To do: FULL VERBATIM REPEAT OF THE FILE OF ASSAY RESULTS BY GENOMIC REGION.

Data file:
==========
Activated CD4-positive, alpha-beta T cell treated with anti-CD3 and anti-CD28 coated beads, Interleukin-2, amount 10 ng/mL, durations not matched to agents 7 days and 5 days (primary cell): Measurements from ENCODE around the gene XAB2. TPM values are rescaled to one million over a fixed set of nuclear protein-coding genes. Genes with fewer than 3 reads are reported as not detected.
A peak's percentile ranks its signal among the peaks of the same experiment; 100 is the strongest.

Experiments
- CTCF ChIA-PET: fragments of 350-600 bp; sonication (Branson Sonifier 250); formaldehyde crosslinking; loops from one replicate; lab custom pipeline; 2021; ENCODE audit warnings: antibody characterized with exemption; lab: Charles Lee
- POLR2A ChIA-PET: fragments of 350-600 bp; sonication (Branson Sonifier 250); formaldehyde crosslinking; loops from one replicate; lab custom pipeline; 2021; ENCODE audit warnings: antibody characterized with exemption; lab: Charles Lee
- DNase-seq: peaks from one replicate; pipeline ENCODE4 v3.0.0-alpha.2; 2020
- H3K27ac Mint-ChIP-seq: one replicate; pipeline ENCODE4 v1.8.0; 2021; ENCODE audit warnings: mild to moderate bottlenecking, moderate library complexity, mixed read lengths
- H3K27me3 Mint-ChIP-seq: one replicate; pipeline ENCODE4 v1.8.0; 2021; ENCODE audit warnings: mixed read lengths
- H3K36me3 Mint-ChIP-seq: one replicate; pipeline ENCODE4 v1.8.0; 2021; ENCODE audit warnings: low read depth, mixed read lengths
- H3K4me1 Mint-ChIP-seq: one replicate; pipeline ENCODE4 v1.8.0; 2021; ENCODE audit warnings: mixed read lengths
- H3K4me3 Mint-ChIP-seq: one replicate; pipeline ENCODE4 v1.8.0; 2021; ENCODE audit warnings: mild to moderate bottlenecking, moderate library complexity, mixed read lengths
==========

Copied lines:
Activated CD4-positive, alpha-beta T cell treated with anti-CD3 and anti-CD28 coated beads, Interleukin-2, amount 10 ng/mL, durations not matched to agents 7 days and 5 days (primary cell): Measurements from ENCODE around the gene XAB2. TPM values are rescaled to one million over a fixed set of nuclear protein-coding genes. Genes with fewer than 3 reads are reported as not detected.
A peak's percentile ranks its signal among the peaks of the same experiment; 100 is the strongest.

Experiments
- CTCF ChIA-PET: fragments of 350-600 bp; sonication (Branson Sonifier 250); formaldehyde crosslinking; loops from one replicate; lab custom pipeline; 2021; ENCODE audit warnings: antibody characterized with exemption; lab: Charles Lee
- POLR2A ChIA-PET: fragments of 350-600 bp; sonication (Branson Sonifier 250); formaldehyde crosslinking; loops from one replicate; lab custom pipeline; 2021; ENCODE audit warnings: antibody characterized with exemption; lab: Charles Lee
- DNase-seq: peaks from one replicate; pipeline ENCODE4 v3.0.0-alpha.2; 2020
- H3K27ac Mint-ChIP-seq: one replicate; pipeline ENCODE4 v1.8.0; 2021; ENCODE audit warnings: mild to moderate bottlenecking, moderate library complexity, mixed read lengths
- H3K27me3 Mint-ChIP-seq: one replicate; pipeline ENCODE4 v1.8.0; 2021; ENCODE audit warnings: mixed read lengths
- H3K36me3 Mint-ChIP-seq: one replicate; pipeline ENCODE4 v1.8.0; 2021; ENCODE audit warnings: low read depth, mixed read lengths
- H3K4me1 Mint-ChIP-seq: one replicate; pipeline ENCODE4 v1.8.0; 2021; ENCODE audit warnings: mixed read lengths
- H3K4me3 Mint-ChIP-seq: one replicate; pipeline ENCODE4 v1.8.0; 2021; ENCODE audit warnings: mild to moderate bottlenecking, moderate library complexity, mixed read lengths